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  1. #1
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    Bikecult.com has a chart of the various attempts on the "one hour" record over the past 125 years. The slowest one hour times were those of the riders who attempted the record "the hard way": on a bike with traditional geometry, riding in a traditional sprinter's position on a track near sea level.

    It was interesting to see how slowly progress has been made on the "traditional" hour's record. No funny bikes. No funny riding positions. No advantage from riding at high altitude. The slow gains made in the traditional hour record, and the unwillingness of most modern riders to attempt breaking it, suggests that Boardman's time in 2000 may be approaching the outer limit of human ability.


    The "Traditional" Hour's Record - Key Times


    2000 Boardman 30.6 mph

    1967 Braeke 29.8 mph

    1956 Anquetil 28.6 mph

    1933 Richard 27.7 mph

    1912 Egg 26.9 mph


    It took eight decades to advance the record less than 4 mph. And five decades to advance the record 2 mph. That suggests, under "traditional" rules, it is unlikely that any rider in 2005 can complete a "traditional" hour going faster than about 31 mph. Could Lance be the guy who proves the human limit has not been met?
    Last edited by alanbikehouston; 02-26-05 at 11:37 AM.

  2. #2
    El Diablo 2Rodies's Avatar
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    I'm still confused about one thing. If the air is so thin at altitude wouldn't it be easier to achieve a faster time at sea level? I can't imagine that the aero advantage would be that much better in thinner air.

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    With power being roughly a function of velocity cubed, a small increase in speed requires a huge increase in power. At 10,000 ft the air density is ~ 70% of the sea level value. That's a 30% reduction in aero resistance! Of course, 30% less air to breathe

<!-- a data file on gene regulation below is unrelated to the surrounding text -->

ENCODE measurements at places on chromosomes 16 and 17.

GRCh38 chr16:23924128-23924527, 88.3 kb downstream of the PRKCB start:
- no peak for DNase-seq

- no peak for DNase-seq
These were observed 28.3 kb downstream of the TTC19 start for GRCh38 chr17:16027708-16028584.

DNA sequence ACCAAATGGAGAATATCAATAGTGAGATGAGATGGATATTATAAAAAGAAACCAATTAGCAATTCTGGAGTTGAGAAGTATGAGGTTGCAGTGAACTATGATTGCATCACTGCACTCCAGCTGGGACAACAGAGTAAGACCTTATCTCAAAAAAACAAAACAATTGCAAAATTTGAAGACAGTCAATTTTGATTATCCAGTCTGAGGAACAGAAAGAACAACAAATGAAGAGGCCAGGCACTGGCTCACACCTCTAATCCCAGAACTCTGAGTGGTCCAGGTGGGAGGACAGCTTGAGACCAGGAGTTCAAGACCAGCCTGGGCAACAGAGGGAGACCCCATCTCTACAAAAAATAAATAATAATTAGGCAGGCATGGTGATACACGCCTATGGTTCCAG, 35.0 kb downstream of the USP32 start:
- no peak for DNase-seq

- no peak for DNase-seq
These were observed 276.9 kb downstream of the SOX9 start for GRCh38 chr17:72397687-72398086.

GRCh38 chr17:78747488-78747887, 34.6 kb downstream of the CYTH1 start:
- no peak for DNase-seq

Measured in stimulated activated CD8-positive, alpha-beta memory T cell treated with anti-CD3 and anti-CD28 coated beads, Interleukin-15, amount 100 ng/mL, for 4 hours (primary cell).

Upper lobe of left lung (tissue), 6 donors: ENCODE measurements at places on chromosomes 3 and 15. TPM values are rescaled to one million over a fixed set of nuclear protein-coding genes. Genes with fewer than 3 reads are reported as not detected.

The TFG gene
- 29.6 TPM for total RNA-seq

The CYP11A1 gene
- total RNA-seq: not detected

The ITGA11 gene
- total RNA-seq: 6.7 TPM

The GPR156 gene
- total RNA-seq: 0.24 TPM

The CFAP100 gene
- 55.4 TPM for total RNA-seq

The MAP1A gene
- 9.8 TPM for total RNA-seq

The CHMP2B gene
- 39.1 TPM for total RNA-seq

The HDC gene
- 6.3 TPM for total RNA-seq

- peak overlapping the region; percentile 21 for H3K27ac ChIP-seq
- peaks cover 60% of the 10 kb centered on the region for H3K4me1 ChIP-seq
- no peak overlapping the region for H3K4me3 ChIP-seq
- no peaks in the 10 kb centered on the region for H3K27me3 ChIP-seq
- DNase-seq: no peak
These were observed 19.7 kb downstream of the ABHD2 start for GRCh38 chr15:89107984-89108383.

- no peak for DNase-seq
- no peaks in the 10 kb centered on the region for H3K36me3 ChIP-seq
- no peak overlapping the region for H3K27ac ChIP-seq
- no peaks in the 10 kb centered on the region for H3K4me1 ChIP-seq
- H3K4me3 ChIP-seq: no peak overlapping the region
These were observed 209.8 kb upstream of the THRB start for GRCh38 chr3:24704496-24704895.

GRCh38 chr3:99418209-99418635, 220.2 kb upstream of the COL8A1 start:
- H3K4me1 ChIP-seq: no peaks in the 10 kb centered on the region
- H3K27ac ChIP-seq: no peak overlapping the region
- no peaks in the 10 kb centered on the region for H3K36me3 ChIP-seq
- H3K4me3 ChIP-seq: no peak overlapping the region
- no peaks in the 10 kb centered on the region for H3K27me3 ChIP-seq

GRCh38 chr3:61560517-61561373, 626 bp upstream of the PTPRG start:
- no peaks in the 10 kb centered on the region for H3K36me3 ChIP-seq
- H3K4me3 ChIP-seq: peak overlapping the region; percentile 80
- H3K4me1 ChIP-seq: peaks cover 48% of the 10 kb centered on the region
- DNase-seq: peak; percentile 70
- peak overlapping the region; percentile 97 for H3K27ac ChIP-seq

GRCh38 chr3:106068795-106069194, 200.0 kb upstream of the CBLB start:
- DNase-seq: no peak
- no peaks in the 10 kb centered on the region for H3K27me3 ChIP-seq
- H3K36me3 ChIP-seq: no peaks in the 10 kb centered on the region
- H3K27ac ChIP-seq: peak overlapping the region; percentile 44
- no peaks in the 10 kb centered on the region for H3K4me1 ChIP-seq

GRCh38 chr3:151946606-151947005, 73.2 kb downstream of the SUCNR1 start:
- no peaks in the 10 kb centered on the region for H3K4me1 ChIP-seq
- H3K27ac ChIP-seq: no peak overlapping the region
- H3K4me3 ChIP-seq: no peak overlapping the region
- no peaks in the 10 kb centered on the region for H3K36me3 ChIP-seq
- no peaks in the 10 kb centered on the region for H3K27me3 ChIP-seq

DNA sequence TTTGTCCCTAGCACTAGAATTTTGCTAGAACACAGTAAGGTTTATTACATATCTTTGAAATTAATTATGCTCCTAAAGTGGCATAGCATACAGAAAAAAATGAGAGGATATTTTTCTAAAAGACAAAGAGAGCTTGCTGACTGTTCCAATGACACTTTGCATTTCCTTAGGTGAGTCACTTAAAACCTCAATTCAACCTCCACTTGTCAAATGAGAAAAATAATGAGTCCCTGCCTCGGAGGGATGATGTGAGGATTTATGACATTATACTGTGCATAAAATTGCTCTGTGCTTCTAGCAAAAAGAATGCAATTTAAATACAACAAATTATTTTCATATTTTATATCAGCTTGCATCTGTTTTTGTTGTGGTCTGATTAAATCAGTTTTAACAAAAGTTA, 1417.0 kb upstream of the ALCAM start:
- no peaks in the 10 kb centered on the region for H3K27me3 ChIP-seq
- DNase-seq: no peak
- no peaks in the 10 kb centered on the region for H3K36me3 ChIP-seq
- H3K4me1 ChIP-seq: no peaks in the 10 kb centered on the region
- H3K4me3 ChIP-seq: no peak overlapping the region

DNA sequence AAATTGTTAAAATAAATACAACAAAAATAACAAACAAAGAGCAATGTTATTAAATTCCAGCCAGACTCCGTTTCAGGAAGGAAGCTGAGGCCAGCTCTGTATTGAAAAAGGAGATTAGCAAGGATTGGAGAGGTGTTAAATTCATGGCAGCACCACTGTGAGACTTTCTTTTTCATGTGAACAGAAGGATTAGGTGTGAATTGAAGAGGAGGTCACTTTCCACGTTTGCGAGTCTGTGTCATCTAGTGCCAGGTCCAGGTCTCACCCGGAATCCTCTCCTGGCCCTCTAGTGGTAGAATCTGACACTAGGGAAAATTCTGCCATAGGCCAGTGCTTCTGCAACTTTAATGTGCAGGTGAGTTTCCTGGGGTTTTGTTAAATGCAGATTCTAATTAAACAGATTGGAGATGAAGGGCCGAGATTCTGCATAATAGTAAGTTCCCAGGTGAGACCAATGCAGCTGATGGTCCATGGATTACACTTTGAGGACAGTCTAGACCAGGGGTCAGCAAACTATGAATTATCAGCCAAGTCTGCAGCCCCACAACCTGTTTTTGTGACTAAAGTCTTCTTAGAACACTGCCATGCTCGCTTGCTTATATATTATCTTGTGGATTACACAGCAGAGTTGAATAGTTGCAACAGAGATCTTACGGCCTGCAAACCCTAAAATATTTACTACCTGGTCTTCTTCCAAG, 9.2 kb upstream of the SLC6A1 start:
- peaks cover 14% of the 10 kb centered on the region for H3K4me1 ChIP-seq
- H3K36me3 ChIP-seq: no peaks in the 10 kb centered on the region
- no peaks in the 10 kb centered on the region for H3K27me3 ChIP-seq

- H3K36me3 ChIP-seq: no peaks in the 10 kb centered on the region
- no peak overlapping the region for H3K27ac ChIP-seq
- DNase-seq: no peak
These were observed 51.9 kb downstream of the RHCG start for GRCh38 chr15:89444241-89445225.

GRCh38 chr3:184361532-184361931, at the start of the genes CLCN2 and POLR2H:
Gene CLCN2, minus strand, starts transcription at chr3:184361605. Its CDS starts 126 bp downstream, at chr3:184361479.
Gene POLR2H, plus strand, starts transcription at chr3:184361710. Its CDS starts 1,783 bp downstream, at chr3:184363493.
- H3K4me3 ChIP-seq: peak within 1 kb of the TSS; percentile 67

4. #4
    El Diablo 2Rodies's Avatar
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    Quote Originally Posted by boyze
    With power being roughly a function of velocity cubed, a small increase in speed requires a huge increase in power. At 10,000 ft the air density is ~ 70% of the sea level value. That's a 30% reduction in aero resistance! Of course, 30% less air to breathe

    Which was my point. I'm surprised that the loss of wind resistance is a great benifiet than the handicap of less dense air. It's obviously the case but suprising non the less.

  5. #5
    Senior Member rich007's Avatar
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    Quote Originally Posted by 2Rodies
    Which was my point. I'm surprised that the loss of wind resistance is a great benifiet than the handicap of less dense air. It's obviously the case but suprising non the less.
    Because, you can always acclimatize to altitude by spending (and training) up high... In about 4-6 weeks your blood becomes more dense with red blood cells and that allows you to produce 'almost' the same power output as at the sea level, with the benefit of lesser air resistance...

  6. #6
    El Diablo 2Rodies's Avatar
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    Quote Originally Posted by rich007
    Because, you can always acclimatize to altitude by spending (and training) up high... In about 4-6 weeks your blood becomes more dense with red blood cells and that allows you to produce 'almost' the same power output as at the sea level, with the benefit of lesser air resistance...

    Gottcha, thanks!

  7. #7
    Senior Member CAAD5AL's Avatar
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    That's amazing stuff - I can't believe how long the 1967 record held, and only to be beaten by .8mph, and in the days of EPO no less.

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    Quote Originally Posted by CAAD5AL
    That's amazing stuff - I can't believe how long the 1967 record held, and only to be beaten by .8mph, and in the days of EPO no less.
    It is my impression that there have been very few attempts to break the 1967 record. That record was set at sea level, using a traditional style of road bike, and a traditional riding position. Most of the record attempts since that time have involved riders who chose to use either a "funny" bike, a "funny" riding position, or who chose to ride at high altitude.

    Sometimes boxers, even world champion boxers, are accused of "dodging" fights with a tough opponent. I'm inclined to guess that guys such as Lance and Ullrich might be a bit nervous about going after the "traditional" hour record. The "traditional" hour measures a rider not only against the best riders of this generation, but allows a direct comparison with the best riders of prior generations. What if one of today's "best" riders attempted this record, and ended up with a "28.5 MPH ride"? Might be a bit of an embarrassment.

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